Not many people outside of the world of athletics would
think of the word “win” in terms being part of a culture. But that is exactly
how athletes, leaders, and coaches all see it, and what we are all trying to
attain. A winning culture is a powerful and difficult thing to have, and it is
a special experience to be a part of a team where winning is not only desired,
but also expected.
thing that I have learned from being on both teams with and without winning
cultures is that in order to actually be successful, one must first learn how
to have success. No matter how talented each individual is on the team, if the
players do not know how to win, then the team will not win.
exactly does knowing how to win look like? While these types of teams may come
in different shapes, sizes, and forms, they all have one thing in common:
confidence. They have a look in their eyes that says, “Not only can we win, we
will win.” They step on the court with a sense of focus, purpose, and poise no
matter the situation or opponent, and they know how to perform at all costs.
This is a team that knows how to win.
past season, my team did not know how to win. We did not have the experience
and confidence to close some games we could have, and we lost some
heartbreakers along the way because of this fact. However, in mulling over what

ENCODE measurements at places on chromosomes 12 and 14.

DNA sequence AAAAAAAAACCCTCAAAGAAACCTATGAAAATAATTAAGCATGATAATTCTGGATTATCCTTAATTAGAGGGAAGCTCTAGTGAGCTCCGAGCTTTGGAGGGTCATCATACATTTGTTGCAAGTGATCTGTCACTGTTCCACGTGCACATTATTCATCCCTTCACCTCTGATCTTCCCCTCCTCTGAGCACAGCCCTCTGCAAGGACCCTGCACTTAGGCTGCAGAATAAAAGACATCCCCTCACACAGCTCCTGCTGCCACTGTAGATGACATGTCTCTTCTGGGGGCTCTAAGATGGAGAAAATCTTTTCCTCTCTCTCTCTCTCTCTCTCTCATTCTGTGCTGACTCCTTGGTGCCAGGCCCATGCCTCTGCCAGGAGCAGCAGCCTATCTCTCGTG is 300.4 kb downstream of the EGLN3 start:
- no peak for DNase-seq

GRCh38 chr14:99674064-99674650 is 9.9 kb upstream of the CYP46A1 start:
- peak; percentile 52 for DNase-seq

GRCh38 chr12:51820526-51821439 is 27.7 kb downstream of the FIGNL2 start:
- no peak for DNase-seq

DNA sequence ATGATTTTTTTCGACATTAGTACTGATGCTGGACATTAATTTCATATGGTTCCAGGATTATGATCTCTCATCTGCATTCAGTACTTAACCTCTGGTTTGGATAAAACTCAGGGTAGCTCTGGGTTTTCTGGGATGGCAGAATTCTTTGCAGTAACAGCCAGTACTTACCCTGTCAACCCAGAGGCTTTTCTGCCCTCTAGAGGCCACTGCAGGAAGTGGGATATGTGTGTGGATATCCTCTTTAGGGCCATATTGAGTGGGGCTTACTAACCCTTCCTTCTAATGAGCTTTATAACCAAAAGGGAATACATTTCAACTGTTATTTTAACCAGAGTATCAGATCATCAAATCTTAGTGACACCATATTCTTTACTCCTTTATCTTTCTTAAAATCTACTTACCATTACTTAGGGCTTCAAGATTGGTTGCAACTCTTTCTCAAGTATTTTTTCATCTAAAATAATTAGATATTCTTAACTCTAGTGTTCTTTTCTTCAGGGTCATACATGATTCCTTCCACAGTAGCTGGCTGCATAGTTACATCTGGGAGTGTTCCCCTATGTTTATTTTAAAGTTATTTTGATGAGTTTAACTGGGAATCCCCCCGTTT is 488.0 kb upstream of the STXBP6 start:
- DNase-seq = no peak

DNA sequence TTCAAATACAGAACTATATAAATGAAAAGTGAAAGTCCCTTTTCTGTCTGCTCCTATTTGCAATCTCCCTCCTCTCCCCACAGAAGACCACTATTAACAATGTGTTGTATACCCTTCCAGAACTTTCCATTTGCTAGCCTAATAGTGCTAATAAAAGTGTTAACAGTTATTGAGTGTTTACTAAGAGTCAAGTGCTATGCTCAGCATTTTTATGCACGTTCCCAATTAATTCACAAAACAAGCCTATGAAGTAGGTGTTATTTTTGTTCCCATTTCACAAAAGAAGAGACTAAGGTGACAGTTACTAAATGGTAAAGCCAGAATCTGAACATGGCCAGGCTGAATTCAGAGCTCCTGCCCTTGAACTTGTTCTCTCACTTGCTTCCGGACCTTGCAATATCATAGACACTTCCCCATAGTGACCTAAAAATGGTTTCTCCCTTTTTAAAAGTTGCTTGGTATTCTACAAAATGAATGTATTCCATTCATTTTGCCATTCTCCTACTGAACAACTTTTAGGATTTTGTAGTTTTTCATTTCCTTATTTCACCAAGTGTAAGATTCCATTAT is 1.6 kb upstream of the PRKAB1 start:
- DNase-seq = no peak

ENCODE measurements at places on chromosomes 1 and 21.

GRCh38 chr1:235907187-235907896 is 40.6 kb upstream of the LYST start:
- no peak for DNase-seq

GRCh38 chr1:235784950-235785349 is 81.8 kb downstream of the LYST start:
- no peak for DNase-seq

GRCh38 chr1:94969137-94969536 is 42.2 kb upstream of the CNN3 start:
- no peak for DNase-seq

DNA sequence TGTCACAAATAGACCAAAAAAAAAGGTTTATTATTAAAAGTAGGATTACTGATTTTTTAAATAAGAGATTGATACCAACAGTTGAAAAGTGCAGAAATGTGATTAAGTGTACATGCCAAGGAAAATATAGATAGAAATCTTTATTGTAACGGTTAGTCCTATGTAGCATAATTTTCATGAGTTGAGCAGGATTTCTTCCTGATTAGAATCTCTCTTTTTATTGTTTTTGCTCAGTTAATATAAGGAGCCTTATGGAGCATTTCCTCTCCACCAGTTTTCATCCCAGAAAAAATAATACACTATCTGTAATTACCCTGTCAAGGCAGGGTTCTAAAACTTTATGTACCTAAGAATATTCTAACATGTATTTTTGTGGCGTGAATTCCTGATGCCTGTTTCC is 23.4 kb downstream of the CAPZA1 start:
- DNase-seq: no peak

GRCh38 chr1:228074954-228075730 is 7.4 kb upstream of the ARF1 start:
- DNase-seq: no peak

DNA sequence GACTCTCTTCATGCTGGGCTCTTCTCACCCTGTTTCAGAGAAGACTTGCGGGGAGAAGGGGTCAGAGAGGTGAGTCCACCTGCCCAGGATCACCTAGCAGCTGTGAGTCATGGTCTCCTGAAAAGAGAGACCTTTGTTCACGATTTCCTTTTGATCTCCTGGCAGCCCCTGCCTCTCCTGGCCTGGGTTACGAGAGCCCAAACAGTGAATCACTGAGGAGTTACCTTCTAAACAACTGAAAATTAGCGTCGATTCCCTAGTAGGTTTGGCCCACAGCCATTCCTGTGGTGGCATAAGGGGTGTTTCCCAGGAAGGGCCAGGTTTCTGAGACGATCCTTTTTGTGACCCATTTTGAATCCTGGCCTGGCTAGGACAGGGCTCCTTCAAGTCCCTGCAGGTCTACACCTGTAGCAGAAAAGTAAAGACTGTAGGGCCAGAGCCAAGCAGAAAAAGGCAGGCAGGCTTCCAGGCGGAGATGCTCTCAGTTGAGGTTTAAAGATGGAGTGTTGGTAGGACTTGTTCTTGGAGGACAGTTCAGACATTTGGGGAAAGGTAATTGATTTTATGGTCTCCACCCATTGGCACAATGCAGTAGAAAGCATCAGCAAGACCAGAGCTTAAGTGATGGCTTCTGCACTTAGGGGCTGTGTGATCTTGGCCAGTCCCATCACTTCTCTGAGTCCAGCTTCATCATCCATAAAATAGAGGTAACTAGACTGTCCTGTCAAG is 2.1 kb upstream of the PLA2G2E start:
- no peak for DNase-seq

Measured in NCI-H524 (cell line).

was a trying season, I have realized that the best teams not only know how to
win, they also have great knowledge of how it feels to lose. They feel the
frustration of leaving their hearts on the floor and not getting results. They
suffer the extreme disappointment of working as hard as they could and not
having positive results to show for it. They have seen loss after loss and
throughout these losses have not been broken, but have been sparked on, willing
to do whatever it takes to look the losses in the face and declare that enough
is enough. It is time to win.
winning culture is not built overnight. It is developed and shaped brick by
brick, through the sweat and tears of people who care and want to make a
change. Success takes heartbreak, and one gains the confidence and knowledge of
how to win only through seeing the other side first.